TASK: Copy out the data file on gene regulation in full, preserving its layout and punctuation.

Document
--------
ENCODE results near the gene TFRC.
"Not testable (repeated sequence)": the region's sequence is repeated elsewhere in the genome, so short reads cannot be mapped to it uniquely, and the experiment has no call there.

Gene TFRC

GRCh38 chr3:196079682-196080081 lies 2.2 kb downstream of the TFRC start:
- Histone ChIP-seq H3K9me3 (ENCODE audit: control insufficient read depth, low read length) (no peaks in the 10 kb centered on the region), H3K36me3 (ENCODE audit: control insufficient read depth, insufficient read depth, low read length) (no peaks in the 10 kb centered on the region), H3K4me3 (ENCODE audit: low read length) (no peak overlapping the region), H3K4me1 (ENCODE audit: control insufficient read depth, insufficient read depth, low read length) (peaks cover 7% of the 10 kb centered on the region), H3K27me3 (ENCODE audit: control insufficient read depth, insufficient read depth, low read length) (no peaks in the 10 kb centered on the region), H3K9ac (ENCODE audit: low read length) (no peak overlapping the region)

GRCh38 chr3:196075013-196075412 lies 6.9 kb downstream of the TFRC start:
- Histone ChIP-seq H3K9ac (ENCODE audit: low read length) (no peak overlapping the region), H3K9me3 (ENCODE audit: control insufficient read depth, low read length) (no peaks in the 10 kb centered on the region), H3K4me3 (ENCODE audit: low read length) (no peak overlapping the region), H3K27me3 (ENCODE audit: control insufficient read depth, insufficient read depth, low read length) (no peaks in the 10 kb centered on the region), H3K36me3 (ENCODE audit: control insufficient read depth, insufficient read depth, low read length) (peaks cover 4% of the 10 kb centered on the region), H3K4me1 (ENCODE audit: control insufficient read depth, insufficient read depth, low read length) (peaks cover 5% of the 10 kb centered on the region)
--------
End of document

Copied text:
ENCODE results near the gene TFRC.
"Not testable (repeated sequence)": the region's sequence is repeated elsewhere in the genome, so short reads cannot be mapped to it uniquely, and the experiment has no call there.

Gene TFRC

GRCh38 chr3:196079682-196080081 lies 2.2 kb downstream of the TFRC start:
- Histone ChIP-seq H3K9me3 (ENCODE audit: control insufficient read depth, low read length) (no peaks in the 10 kb centered on the region), H3K36me3 (ENCODE audit: control insufficient read depth, insufficient read depth, low read length) (no peaks in the 10 kb centered on the region), H3K4me3 (ENCODE audit: low read length) (no peak overlapping the region), H3K4me1 (ENCODE audit: control insufficient read depth, insufficient read depth, low read length) (peaks cover 7% of the 10 kb centered on the region), H3K27me3 (ENCODE audit: control insufficient read depth, insufficient read depth, low read length) (no peaks in the 10 kb centered on the region), H3K9ac (ENCODE audit: low read length) (no peak overlapping the region)

GRCh38 chr3:196075013-196075412 lies 6.9 kb downstream of the TFRC start:
- Histone ChIP-seq H3K9ac (ENCODE audit: low read length) (no peak overlapping the region), H3K9me3 (ENCODE audit: control insufficient read depth, low read length) (no peaks in the 10 kb centered on the region), H3K4me3 (ENCODE audit: low read length) (no peak overlapping the region), H3K27me3 (ENCODE audit: control insufficient read depth, insufficient read depth, low read length) (no peaks in the 10 kb centered on the region), H3K36me3 (ENCODE audit: control insufficient read depth, insufficient read depth, low read length) (peaks cover 4% of the 10 kb centered on the region), H3K4me1 (ENCODE audit: control insufficient read depth, insufficient read depth, low read length) (peaks cover 5% of the 10 kb centered on the region)